Identification of behaviours exhibited in the wild allows construction of activity budgets. Accelerometer derived ODBA values have proven to be a valuable proxy for energy expenditure for many species, including teleosts (Wright et al. 2014; Metcalfe et al. 2016) and elasmobranchs (Gleiss et al. 2010; Lear et al. 2017). Once this relationship is established, pairing behavioural states with concurrent ODBA values can provide activity specific metabolic rates for deriving time-energy budgets for animals in situ. This was unattainable for aquatic species prior to the development of ADLs and now allows insight into the energetic costs of behavioural decisions, which have implications for fitness. Therefore, the mean daily field metabolic rate will be sensitive to changes in the activity budget (Jodice et al. 2003), which may shift because of human disturbance (e.g., wildlife watching, Constantine et al. 2004; Christiansen et al. 2013; Barnett et al. 2016), natural disturbance (e.g., climate events), seasons (Hanya 2004), habitat quality and food availability (Wauters et al. 1992; Li and Rogers 2004). In future studies, quantitative values of field metabolism (Lear et al. 2017) and relative feeding rates may allow for broad intra-species comparisons across climatic zones and environments with varying anthropogenic disturbance.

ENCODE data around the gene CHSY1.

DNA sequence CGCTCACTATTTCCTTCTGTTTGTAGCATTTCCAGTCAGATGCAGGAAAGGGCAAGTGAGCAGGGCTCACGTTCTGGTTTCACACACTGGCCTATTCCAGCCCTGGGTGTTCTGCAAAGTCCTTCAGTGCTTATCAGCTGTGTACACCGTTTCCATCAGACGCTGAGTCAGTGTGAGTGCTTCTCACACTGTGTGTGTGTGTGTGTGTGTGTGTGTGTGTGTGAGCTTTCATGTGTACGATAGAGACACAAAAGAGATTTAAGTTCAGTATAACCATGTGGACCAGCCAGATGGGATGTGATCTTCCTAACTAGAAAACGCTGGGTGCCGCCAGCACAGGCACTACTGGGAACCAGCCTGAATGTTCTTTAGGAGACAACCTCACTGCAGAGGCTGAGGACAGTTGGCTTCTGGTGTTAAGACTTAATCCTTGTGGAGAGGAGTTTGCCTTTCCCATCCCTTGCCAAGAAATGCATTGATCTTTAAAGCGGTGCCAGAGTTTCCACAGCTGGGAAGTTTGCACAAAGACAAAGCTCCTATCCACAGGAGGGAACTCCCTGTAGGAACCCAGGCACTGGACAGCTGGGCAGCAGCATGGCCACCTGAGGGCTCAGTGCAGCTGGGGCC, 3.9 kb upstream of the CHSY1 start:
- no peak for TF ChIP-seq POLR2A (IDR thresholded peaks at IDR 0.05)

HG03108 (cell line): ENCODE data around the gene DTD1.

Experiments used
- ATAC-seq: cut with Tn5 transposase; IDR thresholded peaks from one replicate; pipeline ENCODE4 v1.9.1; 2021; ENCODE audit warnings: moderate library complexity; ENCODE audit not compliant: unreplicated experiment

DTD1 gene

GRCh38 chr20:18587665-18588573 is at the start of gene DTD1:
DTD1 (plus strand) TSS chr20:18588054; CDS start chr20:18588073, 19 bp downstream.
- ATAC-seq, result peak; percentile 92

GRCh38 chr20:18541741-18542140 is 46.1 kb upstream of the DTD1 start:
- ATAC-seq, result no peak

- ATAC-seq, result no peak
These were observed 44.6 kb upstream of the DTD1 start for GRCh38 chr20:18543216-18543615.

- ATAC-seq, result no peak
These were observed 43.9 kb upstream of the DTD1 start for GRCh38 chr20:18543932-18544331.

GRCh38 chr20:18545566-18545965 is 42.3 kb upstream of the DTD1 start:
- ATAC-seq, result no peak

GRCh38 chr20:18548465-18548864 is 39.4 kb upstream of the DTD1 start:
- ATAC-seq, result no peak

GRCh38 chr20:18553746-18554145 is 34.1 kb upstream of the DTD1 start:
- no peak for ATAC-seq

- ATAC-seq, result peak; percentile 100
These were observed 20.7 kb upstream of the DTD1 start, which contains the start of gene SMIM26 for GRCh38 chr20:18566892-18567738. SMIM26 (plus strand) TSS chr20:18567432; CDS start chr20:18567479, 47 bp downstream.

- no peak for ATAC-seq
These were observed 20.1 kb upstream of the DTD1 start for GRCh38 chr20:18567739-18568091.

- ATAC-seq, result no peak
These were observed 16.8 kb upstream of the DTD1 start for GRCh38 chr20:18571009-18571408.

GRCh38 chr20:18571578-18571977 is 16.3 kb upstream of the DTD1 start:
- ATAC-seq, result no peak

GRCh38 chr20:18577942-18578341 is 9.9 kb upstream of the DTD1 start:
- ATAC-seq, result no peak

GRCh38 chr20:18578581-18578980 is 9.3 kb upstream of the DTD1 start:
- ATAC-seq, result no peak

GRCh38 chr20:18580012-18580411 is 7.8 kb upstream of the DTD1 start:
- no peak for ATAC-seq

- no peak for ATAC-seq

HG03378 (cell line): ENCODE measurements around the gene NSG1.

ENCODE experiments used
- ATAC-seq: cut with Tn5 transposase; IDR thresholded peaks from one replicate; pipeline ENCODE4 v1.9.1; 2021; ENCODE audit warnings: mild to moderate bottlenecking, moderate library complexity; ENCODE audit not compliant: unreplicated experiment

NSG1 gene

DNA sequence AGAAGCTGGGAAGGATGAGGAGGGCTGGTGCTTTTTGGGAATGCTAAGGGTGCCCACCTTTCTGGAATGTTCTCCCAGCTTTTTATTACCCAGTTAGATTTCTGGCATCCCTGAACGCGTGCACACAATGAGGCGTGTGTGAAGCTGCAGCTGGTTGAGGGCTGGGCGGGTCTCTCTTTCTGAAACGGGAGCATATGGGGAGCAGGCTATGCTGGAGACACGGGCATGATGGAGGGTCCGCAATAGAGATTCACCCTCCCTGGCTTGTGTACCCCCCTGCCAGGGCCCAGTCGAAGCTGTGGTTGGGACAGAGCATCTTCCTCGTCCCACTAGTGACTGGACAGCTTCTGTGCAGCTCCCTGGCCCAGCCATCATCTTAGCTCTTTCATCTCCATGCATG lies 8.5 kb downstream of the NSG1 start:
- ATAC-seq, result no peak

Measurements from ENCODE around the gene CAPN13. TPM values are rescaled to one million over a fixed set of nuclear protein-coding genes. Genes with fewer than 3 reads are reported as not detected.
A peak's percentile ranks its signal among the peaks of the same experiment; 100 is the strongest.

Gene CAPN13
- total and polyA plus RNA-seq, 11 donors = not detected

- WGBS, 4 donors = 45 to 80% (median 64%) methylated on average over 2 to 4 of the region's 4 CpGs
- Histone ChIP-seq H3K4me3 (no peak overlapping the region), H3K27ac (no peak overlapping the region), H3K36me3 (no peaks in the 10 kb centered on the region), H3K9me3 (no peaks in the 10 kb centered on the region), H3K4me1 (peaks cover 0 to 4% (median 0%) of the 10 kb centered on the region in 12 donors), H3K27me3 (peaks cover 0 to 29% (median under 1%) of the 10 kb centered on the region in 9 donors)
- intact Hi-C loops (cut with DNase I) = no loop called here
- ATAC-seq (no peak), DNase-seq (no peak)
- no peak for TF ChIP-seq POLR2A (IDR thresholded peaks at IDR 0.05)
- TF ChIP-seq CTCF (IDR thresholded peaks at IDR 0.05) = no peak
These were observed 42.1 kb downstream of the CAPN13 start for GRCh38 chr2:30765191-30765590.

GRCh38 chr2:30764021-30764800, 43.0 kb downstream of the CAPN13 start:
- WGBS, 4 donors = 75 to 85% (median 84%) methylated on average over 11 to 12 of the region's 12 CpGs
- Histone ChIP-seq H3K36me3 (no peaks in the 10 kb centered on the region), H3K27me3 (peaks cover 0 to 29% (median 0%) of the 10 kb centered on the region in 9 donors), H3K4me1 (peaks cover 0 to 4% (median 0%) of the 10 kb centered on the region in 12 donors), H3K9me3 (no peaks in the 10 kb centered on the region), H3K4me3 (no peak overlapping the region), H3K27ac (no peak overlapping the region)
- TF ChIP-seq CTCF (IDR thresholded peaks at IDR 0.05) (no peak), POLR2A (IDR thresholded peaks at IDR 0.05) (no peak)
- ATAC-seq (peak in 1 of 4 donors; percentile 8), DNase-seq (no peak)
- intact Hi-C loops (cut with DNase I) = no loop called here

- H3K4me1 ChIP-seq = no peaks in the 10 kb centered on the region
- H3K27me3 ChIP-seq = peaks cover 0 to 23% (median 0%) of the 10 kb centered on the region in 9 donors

In conclusion, this study demonstrates the utility of a voting ensemble ML algorithm and its effectiveness as a classifier for predicting behaviours from accelerometer data. ML techniques are, and will continue to be, increasingly relied upon as accelerometer technology develops and the high information content they can obtain grows. This study indicates why selection of the most appropriate ML algorithm requires careful consideration of classifier application to allow for meaningful subsequent modelling. The precision and recall value for each class predicted by the VE model was not necessarily greater than the base-learners. However, the overall performance was superior by obtaining a balance of good recall, and model precision. This careful classifier development allowed for modelling of a behaviour against abiotic factors, showing that time of day, tidal phase and season are all significant factors in predicting feeding by the lemon shark. In doing so, it has provided empirical evidence that explains observations from numerous studies and has presented insight into the feeding ecology of the juvenile lemon shark.